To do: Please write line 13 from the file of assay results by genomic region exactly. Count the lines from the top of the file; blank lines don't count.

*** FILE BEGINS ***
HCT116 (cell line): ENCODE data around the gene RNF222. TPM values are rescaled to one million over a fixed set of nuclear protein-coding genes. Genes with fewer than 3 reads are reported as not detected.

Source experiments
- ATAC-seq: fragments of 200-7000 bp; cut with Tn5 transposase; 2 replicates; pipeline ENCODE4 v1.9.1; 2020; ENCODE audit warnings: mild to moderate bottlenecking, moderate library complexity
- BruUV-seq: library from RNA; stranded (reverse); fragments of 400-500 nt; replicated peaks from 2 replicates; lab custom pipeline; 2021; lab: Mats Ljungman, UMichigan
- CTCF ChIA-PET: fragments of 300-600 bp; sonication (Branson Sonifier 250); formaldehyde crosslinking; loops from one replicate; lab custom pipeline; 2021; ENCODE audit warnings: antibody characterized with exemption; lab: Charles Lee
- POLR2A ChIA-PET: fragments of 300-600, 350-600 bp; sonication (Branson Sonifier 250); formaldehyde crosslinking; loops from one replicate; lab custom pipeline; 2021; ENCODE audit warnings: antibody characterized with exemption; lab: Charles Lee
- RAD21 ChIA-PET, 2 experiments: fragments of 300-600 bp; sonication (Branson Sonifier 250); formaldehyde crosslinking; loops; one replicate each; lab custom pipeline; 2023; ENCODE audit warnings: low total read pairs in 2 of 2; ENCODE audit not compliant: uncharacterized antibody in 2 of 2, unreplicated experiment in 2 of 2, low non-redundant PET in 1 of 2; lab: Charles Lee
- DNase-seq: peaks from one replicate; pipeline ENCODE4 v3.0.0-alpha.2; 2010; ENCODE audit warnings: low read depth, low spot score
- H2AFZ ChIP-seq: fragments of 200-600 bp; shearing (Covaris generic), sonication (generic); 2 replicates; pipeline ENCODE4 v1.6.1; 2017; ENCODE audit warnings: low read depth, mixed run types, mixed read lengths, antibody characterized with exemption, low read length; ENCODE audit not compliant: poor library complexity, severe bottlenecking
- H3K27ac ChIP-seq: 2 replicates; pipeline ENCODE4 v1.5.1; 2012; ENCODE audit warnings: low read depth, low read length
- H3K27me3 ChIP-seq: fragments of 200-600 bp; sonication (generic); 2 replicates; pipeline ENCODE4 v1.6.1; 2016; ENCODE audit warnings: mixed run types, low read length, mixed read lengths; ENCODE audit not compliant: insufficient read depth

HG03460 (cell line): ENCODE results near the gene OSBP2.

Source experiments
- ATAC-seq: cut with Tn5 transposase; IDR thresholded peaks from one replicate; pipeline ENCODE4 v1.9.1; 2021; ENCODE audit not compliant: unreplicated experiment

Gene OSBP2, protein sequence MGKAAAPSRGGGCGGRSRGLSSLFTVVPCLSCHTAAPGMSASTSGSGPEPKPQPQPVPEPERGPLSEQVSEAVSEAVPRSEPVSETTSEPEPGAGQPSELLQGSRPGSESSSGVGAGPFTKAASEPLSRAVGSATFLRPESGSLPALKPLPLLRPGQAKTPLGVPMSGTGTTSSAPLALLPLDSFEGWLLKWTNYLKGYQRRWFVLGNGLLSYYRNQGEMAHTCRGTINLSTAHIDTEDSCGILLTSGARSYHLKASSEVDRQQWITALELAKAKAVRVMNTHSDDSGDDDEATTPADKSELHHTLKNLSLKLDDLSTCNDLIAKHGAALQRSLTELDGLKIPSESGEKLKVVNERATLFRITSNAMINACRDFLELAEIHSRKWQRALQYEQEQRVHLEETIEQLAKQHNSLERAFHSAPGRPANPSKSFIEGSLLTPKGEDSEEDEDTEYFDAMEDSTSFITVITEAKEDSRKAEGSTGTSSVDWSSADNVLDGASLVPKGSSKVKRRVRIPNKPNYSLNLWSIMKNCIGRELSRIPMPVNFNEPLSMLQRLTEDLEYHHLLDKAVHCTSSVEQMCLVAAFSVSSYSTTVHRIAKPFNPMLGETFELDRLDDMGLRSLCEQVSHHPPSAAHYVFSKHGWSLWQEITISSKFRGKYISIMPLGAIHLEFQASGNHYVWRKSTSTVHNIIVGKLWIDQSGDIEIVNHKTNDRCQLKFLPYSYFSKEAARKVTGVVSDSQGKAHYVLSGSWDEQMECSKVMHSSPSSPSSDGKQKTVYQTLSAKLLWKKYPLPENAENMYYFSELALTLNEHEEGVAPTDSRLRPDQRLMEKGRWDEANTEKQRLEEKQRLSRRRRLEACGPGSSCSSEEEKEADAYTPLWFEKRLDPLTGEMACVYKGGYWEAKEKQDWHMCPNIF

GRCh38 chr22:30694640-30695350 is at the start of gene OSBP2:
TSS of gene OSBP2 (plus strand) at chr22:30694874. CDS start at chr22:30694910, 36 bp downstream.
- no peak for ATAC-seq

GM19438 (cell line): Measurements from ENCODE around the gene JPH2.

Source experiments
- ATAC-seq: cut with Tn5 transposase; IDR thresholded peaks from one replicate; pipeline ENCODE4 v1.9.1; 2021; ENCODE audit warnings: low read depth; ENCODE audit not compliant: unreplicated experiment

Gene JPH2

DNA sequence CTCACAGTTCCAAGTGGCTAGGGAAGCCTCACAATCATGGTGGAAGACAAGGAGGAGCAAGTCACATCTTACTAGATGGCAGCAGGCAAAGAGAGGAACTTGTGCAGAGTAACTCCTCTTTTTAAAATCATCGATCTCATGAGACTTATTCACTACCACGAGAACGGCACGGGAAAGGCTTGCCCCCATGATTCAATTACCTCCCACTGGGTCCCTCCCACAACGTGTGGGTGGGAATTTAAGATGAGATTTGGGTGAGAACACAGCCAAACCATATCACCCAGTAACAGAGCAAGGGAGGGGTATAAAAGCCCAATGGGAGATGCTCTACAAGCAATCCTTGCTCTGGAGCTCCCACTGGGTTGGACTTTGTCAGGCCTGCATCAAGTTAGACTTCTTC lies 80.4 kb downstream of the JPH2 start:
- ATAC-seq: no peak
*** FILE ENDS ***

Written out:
Source experiments